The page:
on frequencies below 30 MHz. This change eliminates an unnecessary
regulatory burden that may discourage current amateur radio operators from
advancing their skills and participating more fully in the benefits of
amateur radio.
Today’s Order also revises the operating privileges for Technician Class
licensees by eliminating a disparity in the operating privileges for the
Technician Class and Technician Plus Class licensees. Technician Class
licensees are authorized operating privileges on all amateur frequencies
above 30 MHz. The Technician Plus Class license, which is an operator
license class that existed prior the FCC’s simplification of the amateur
license structure in 1999 and was grandfathered after that time, authorized
operating privileges on all amateur frequencies above 30 MHz, as well as
frequency segments in four HF bands (below 30 MHz) after the successful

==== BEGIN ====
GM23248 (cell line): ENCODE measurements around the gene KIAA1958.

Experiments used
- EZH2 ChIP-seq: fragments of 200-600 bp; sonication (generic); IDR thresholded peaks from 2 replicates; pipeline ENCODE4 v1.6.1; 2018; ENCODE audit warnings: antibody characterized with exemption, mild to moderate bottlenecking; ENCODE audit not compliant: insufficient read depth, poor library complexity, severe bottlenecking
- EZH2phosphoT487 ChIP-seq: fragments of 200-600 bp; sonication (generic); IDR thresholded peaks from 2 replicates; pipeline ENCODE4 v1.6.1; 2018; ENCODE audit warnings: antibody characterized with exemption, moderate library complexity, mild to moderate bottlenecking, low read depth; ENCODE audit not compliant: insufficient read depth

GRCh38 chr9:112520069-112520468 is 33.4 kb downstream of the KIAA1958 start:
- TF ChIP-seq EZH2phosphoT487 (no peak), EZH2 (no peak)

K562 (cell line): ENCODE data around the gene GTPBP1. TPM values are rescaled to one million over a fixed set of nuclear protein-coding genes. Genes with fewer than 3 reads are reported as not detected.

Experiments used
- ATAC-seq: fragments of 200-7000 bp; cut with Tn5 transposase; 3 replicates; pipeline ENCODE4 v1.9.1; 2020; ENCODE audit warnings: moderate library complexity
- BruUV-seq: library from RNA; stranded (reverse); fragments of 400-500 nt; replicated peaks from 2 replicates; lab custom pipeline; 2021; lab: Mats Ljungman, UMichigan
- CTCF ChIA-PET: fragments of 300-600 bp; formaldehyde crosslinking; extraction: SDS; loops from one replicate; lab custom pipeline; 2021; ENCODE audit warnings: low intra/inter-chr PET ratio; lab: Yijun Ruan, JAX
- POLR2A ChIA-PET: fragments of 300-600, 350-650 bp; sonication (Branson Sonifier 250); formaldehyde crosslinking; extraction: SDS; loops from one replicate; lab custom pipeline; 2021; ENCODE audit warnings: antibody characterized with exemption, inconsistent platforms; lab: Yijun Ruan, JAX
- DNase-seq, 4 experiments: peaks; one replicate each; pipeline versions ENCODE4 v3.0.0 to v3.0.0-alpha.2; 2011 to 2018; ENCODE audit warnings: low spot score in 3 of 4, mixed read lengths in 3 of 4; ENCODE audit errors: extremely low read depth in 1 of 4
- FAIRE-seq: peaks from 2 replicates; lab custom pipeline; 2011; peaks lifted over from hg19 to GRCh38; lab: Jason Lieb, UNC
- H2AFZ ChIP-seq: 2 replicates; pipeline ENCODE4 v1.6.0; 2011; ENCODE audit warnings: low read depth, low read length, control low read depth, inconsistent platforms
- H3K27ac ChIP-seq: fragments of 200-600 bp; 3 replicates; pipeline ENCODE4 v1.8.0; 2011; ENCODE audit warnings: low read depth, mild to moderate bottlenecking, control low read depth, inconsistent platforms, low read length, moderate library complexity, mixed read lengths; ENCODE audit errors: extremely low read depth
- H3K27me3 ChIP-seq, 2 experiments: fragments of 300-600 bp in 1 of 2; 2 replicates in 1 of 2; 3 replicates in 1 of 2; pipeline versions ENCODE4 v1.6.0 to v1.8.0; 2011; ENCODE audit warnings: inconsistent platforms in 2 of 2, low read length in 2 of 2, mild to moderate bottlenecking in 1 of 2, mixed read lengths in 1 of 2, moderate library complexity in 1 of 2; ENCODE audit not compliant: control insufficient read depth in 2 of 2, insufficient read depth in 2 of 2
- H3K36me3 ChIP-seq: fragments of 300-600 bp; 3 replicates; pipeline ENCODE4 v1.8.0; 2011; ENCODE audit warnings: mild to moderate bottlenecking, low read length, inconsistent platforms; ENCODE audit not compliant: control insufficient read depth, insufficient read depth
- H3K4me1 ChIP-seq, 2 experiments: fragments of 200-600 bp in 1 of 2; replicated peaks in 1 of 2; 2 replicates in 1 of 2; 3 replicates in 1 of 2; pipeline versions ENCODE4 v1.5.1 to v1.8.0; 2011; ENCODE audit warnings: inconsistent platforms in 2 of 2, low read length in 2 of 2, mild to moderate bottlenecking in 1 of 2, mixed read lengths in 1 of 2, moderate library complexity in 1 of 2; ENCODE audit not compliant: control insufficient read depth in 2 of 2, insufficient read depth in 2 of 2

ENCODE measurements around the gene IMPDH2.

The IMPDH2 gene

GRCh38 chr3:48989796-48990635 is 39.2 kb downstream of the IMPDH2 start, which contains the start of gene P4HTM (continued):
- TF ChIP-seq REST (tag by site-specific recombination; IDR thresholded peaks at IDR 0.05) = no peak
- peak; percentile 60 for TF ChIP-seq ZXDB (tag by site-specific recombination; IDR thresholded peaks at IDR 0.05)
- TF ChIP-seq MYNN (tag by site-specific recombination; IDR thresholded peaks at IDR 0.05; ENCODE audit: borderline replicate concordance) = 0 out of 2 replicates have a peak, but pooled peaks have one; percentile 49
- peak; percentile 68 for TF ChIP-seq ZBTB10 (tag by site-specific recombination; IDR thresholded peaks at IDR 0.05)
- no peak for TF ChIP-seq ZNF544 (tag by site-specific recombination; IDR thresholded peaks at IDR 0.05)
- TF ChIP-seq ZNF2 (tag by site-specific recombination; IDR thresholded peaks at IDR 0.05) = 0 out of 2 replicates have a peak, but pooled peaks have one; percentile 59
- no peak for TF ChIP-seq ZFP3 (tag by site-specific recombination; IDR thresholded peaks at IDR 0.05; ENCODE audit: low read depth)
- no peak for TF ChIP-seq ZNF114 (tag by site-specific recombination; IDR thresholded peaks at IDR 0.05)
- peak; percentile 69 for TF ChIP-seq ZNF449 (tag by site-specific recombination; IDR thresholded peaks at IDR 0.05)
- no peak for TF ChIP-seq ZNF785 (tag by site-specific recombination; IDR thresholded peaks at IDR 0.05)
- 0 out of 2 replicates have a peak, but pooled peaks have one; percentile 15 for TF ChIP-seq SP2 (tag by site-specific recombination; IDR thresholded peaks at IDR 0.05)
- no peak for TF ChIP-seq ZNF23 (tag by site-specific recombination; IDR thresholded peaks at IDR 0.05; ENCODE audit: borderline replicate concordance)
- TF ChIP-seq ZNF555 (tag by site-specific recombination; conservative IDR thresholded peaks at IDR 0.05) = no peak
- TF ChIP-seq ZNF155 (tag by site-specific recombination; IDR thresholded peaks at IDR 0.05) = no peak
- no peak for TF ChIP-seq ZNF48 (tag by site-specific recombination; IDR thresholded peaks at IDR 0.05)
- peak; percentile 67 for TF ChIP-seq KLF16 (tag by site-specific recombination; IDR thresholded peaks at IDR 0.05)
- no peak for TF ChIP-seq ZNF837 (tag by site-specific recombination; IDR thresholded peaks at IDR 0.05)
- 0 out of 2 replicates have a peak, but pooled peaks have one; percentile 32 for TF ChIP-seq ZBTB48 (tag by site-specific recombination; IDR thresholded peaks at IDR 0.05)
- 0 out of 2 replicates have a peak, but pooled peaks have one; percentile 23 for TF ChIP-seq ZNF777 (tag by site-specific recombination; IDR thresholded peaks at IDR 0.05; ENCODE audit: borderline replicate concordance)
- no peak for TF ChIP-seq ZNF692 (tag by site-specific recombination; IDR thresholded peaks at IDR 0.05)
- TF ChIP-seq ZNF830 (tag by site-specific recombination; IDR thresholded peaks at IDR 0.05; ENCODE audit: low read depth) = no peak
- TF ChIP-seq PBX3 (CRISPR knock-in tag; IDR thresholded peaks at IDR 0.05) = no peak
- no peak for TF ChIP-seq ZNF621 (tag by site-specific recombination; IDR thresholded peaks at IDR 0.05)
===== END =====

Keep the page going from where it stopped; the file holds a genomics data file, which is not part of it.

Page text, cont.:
completion of a Morse code examination. With today’s elimination of the
Morse code exam requirements, the FCC concluded that the disparity between
the operating privileges of Technician Class licensees and Technician Plus
Class licensees should not be retained. Therefore, the FCC, in today’s
action, afforded Technician and Technician Plus licensees identical
operating privileges.
Finally, today’s Order resolved a petition filed by the ARRL for partial
reconsideration of an FCC Order released on October 10, 2006 (FCC 06-149).
In this Order, the FCC authorized amateur stations to transmit voice
communications on additional frequencies in certain amateur service bands,
including the 75 meter (m) band, which is authorized only for certain
wideband voice and image communications. The ARRL argued that the 75 m band
should not have been expanded below 3635 kHz, in order to protect
automatically controlled digital stations operating in the 3620-3635 kHz
portion of the 80 m band. The FCC concluded that these stations can be
protected by providing alternate spectrum in the 3585-3600 kHz frequency
Action by the Commission on December 15, 2006, by Report and Order and Order
on Reconsideration. Chairman Martin and Commissioners Copps, Adelstein,
Tate, and McDowell.
For additional information, contact William Cross at (202) 418-0691 or
WT Docket Nos. 04-140 and 05-235.
– FCC –
News and other information about the Federal Communications Commission is
available at